This placement has resulted in the opportunity to present my research work to a very diverse group of individuals who work in both the Arctic and Antarctica. For example, scientists, logistical staff, management, tradespeople, engineers, and administration staff. These are all groups who could be potential beneficiaries from the knowledge gained from my research outputs. Furthermore, presenting to such diverse groups has meant a great deal of practice at refining my presentation to ensure it is understood by all groups. Leading to thinking about the different applications of my work depending on who the audience might (e.g., policy-level for leadership, practical guidance for ground staff).  

During my time in Cambridge, I have also had conversations with academics who are members of Scott Polar and Cambridge University departments. It must be noted, that these experiences have helped to reduce the feelings of ‘imposter syndrome’, something that was maybe increased due to the circumstances of Covid and working in a relatively isolated manner generally. I found a great deal of kindness and support from a personal perspective, and a level of validation in terms of my academic pursuits which I know will support my confidence to complete my PhD and beyond.

Outside of the formal presentations a potentially equally valuable experience has been spending time immersed in a polar focused organisation. Whilst being part of Durham Arctic has created many opportunities for developing relationships, this placement has given me time to learn through those small and informal conversations that occur in the canteen or during break times. Also, being away from home and family considerations has meant that I have had additional time to think about my work with a much-reduced level of other tasks to complete (Also, considerable worry in other ways!).

Thinking about applicability of my research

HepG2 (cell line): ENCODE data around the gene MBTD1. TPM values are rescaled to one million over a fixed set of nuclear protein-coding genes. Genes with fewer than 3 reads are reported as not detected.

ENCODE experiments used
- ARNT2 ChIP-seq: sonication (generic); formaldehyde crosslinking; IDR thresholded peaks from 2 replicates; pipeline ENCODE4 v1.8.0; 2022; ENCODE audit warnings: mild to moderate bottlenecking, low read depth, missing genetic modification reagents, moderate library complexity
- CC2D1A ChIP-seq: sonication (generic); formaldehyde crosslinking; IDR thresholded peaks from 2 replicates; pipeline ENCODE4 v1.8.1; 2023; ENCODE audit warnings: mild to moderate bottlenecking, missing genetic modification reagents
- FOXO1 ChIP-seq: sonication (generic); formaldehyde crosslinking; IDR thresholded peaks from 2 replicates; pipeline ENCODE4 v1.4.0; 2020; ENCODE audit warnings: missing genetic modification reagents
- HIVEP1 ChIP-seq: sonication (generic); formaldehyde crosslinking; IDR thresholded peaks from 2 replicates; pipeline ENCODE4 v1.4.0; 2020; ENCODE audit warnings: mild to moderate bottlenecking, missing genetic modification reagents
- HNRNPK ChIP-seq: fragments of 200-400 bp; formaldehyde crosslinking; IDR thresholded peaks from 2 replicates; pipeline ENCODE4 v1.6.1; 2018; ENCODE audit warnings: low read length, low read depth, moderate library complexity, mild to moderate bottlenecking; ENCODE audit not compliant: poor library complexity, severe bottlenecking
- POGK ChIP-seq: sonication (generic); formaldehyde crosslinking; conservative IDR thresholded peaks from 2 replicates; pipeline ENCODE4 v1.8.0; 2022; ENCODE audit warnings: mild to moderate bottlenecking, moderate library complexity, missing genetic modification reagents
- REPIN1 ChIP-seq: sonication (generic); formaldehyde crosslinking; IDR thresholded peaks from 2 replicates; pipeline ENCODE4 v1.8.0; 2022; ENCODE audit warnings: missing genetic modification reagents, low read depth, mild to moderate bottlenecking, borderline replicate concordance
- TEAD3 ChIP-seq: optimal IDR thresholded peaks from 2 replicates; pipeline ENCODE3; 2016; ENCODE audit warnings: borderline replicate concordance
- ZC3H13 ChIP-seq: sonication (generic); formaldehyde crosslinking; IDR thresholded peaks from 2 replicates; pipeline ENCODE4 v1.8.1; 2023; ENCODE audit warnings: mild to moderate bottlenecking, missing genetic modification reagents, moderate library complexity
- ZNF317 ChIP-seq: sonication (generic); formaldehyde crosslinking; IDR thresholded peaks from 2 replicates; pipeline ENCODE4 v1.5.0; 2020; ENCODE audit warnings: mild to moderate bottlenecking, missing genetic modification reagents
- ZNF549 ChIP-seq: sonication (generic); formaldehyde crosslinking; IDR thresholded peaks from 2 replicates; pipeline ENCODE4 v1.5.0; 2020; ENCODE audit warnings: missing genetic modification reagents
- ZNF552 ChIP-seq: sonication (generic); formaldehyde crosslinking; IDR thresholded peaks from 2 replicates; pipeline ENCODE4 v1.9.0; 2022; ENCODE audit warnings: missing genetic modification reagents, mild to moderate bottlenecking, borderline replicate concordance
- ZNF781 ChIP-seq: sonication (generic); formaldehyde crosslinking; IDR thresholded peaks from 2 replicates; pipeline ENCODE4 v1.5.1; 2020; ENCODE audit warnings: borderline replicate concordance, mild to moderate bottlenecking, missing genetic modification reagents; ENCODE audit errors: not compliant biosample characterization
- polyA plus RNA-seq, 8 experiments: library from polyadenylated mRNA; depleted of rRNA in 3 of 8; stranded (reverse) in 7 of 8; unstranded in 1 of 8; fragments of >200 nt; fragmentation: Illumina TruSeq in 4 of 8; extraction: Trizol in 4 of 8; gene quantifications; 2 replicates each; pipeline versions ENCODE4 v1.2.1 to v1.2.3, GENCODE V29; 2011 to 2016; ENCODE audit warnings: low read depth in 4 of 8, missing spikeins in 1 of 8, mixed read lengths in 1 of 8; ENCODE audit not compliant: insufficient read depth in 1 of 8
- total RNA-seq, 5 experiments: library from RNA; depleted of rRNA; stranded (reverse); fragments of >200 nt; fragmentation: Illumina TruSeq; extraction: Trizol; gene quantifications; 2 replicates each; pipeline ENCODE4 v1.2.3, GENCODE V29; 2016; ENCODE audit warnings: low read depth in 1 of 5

Another benefit of my placement at BAS has been the opportunity to think about how I may pursue a future career in polar science or psychology more generally. This has led to developing basic ideas of what a future project might involve and been able to have conversations with management at BAS about the potential support and collaboration that may be feasible to pursue such an avenue. I have received confirmation that I would have support from BAS to pursue grant applications once I complete my PhD with Durham Arctic.

Again, I feel that in the later stages of writing my thesis, such conversations are helping at the present time to synthesize my thinking for the final chapters of the thesis.

Impact of Placement

From a personal perspective;

  • Understanding potential career avenues relevant to my skillset. The placement has allowed me to bring together my diverse background and use a vast array of skills together.
  • Developing self-efficacy in terms of myself as a researcher and as a person.
  • Feeling able to make contributions to EDI conversations and training within BAS.
  • Contributing a positive psychology perspective to BAS current and recently announced ‘Safety together’ campaign which includes mental health and social well-being elements.

Final Comments

Overall, this placement has been a truly inspirational period of time. It has (alongside my other trips; Svalbard & Norway), brought my research work to life and allowed me to understand my topic from a truly 360 degree perspective. As I write this report today, it is a small excursion from the act of simply (Or not) writing my thesis, the only task that remains. And brining to a close this amazing chapter of my life, a sincere thank you for the opportunity!


Paul Burgum